Algae-based abstract
The United States could produce 25 billion gallons of algae-based fuel from water resources (Credit: iStockphoto/Thinkstock).

The United States is fully capable of producing biofuel from algae equal to the amount of energy that the country needs for a whole month every year, according to new research from the U.S. Department of Energy's Pacific Northwest National Laboratory (PNNL).

The study found that the country was in a position to produce 25 billion gallons of algae-based fuel from water resources. Algae grows prolifically in areas with plenty of sunlight and water. To provide the stable conditions allowing the algae to grow best, warm weather and a humid environment are also preferred, which makes the U.S. Gulf Coast a perfect location for this task, hydrologist Mark Wigmosta explained.

Production of biofuel from algae has been at the center of development in recent years, following the discovery that algae could generate oil which could be processed to make fuel. Various institutions are currently working on projects to grow algae that contains more oil, to create algae that live longer and can survive in cooler temperatures and to come up with new ways to separate out the useful oil from the rest of the algae.

Algae are extremely common in the environment and do not present the same problems as biofuel production from crops, which campaigners have criticized for diverting valuable resources from food crops. Scientists seem to agree that the potential for algae-based biofuel is enormous but resources are needed to produce the necessary amounts of algae to cater for the nation's biofuel needs.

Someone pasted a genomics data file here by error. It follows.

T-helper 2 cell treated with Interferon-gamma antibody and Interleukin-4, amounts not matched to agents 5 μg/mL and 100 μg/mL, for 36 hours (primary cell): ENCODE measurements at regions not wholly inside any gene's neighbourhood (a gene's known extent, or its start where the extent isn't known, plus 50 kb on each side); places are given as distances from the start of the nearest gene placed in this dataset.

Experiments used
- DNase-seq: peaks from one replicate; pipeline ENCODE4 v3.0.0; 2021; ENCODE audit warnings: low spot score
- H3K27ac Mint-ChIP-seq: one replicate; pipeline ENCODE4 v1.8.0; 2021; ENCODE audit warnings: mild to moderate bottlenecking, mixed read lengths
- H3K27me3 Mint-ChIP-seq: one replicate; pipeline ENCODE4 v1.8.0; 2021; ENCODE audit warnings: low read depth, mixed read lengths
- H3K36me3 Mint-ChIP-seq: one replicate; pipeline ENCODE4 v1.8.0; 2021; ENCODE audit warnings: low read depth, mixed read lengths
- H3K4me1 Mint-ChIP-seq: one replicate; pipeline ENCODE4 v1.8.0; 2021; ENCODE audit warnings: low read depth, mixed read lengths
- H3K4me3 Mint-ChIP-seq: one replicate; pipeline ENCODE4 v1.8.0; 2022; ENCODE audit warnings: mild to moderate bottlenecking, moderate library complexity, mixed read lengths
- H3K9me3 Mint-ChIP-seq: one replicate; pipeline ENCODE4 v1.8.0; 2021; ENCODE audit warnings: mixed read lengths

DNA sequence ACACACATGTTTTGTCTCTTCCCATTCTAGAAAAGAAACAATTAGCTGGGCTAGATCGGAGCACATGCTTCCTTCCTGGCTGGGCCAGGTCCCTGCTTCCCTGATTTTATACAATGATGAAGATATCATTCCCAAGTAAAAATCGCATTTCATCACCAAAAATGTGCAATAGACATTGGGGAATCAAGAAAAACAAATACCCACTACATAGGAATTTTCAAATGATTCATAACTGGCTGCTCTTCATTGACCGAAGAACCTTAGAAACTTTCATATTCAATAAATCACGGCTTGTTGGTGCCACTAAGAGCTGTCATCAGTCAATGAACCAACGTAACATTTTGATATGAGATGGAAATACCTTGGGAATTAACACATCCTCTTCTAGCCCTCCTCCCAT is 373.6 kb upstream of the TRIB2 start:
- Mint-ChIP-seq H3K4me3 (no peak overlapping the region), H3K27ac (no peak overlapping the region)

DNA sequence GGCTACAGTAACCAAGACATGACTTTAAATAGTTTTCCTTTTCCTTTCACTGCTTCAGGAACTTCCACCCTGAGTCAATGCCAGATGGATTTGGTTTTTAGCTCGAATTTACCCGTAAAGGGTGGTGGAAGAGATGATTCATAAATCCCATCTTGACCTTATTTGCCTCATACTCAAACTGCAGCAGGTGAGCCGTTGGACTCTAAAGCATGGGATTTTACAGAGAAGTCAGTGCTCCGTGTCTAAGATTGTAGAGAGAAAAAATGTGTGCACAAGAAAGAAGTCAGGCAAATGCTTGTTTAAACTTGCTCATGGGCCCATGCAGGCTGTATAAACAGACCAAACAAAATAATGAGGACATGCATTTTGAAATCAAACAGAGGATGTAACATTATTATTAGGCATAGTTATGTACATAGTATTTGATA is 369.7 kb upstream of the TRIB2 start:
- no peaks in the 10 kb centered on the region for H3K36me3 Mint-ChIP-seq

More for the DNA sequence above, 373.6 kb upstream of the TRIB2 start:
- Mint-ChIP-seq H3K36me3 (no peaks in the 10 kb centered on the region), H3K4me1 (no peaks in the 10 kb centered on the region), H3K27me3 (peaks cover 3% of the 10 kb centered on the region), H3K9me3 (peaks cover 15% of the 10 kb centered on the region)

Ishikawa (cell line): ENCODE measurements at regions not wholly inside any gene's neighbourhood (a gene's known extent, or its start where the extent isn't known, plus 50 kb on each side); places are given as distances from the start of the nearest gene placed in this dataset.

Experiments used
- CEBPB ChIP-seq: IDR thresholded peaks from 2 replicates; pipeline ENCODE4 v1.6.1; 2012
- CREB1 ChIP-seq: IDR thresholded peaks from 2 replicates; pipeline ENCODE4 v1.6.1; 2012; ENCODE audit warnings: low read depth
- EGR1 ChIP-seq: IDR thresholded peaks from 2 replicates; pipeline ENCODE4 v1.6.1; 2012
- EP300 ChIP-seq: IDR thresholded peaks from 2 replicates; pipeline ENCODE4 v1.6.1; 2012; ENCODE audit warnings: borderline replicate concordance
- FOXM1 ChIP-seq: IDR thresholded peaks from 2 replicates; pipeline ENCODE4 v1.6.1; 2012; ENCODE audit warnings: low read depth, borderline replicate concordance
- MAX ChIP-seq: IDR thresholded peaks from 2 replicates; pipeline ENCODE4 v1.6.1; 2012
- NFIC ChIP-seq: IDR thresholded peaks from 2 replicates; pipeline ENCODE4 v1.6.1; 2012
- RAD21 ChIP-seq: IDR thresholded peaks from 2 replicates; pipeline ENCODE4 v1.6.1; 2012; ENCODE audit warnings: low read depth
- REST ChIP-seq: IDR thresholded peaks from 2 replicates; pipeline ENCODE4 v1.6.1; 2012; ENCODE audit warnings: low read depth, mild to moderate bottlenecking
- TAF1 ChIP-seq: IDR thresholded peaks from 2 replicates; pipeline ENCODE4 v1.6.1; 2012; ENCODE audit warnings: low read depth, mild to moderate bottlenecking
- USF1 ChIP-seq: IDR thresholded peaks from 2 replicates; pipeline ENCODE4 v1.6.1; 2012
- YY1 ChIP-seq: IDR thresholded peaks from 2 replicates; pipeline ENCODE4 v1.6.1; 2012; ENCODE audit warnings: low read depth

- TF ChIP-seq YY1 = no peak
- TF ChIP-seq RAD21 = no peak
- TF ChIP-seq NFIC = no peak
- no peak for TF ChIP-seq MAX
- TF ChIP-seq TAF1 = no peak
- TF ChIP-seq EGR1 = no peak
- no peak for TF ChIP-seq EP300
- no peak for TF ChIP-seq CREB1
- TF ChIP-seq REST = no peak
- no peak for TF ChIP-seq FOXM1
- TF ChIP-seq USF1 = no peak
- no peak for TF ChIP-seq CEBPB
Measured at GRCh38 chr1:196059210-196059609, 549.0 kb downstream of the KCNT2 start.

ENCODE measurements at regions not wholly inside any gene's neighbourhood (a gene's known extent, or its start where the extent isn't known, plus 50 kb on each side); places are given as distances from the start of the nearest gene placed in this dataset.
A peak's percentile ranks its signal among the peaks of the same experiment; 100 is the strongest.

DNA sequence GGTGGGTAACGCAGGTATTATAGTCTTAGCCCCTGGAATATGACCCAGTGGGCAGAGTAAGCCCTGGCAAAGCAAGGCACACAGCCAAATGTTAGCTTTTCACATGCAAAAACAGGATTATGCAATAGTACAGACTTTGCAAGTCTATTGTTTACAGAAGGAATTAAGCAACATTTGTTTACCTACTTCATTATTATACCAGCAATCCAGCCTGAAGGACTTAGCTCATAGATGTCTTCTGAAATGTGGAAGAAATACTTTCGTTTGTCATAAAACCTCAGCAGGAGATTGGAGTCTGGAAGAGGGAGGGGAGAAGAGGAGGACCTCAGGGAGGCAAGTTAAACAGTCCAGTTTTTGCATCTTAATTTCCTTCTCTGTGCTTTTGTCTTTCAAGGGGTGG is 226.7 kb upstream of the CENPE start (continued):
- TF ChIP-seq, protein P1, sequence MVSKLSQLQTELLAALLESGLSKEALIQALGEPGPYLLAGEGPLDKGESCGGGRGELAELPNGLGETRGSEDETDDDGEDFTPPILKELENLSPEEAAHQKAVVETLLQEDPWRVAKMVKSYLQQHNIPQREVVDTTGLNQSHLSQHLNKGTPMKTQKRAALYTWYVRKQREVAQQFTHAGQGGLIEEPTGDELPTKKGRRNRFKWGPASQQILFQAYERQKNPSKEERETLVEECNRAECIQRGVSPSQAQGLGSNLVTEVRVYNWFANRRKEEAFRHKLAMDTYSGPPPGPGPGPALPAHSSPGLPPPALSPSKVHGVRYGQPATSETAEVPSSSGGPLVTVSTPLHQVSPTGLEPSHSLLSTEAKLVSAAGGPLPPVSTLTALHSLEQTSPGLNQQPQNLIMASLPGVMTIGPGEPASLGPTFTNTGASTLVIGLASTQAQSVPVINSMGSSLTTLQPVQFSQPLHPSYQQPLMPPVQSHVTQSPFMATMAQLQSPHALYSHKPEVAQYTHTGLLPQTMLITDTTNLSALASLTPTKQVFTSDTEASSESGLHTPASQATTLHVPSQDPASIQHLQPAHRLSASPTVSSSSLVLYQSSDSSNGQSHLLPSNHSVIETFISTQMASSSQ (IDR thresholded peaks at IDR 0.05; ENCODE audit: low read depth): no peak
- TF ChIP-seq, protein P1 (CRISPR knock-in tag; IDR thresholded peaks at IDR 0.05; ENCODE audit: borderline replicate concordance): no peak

The key element that is required for algae production is water and researchers estimate that water use for algae growth would equal one quarter of the quantity used by agriculture in the whole country. Admittedly, this is an enormous amount but researchers claim that the water could come from virtually anywhere, including fresh or salty groundwater and seawater. A lot of land would also be required, as each separate 'algae farm' would take up a series of pools of six to 15 inches deep. The PNNL report pointed out that such land could be made available in many locations in the United States.

It has to be noted that the PNNL's study presents estimates, rather than solid figures, but researchers believe that by launching a system to grow algae and turn it into biofuel the U.S.'s oil imports would be dramatically decreased. In addition, increased production of algae-based biofuel would bring the country closer to its goal to become carbon neutral over the coming decades.

Lead author Erik Venteris, of the PNNL, commented that there were still many details to be sorted out and settled but on the whole there are no water issues that could potentially prevent the development of such technology in many areas across the United States. However, scientists noted that producing algae-based biofuel is a costly business and that expenses would exceed the cost of traditional gasoline-based fuels at present.